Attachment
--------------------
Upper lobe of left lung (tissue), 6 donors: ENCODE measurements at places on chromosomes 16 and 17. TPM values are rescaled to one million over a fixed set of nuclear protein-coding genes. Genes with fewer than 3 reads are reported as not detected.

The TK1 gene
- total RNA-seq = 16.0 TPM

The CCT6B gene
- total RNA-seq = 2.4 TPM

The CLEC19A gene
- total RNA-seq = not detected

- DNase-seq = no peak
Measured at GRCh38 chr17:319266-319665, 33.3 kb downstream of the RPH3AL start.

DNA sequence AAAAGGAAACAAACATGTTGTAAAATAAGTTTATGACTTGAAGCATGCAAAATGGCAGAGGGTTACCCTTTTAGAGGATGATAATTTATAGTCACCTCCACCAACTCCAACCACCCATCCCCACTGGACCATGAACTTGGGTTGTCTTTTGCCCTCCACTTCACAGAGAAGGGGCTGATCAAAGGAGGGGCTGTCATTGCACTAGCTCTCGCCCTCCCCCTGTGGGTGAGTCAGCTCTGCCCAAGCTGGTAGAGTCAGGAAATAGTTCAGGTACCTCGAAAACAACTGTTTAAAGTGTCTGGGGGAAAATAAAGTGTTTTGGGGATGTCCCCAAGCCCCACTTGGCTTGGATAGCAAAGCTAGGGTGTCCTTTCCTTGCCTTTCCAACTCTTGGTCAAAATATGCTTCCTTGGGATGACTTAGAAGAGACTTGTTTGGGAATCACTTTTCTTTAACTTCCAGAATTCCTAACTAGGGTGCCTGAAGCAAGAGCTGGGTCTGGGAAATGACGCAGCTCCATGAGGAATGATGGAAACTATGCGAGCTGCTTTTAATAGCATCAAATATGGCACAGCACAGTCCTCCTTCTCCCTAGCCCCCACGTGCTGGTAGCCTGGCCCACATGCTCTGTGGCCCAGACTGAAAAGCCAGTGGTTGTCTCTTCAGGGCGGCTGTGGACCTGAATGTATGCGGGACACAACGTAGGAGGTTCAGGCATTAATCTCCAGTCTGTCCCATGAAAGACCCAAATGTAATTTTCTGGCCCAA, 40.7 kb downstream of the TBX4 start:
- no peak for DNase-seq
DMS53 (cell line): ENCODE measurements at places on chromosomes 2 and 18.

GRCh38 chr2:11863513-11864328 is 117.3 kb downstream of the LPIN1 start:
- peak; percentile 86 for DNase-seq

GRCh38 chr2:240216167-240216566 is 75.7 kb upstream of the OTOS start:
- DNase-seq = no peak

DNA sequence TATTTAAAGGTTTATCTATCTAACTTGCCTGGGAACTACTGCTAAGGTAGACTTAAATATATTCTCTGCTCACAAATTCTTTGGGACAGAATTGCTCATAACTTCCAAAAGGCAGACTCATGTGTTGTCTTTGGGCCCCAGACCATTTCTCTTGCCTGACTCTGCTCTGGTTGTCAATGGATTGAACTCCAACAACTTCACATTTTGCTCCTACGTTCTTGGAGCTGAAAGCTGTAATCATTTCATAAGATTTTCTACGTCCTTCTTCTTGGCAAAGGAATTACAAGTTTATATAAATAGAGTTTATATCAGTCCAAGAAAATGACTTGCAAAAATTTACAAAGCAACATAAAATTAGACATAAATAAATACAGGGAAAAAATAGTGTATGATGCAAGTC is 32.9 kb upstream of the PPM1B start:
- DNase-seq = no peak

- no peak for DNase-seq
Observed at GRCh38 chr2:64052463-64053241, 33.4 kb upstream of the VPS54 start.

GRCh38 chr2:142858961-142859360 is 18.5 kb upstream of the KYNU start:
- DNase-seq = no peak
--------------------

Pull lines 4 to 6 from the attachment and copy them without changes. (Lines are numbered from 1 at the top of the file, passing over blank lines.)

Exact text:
The CCT6B gene
- total RNA-seq = 2.4 TPM

The CLEC19A gene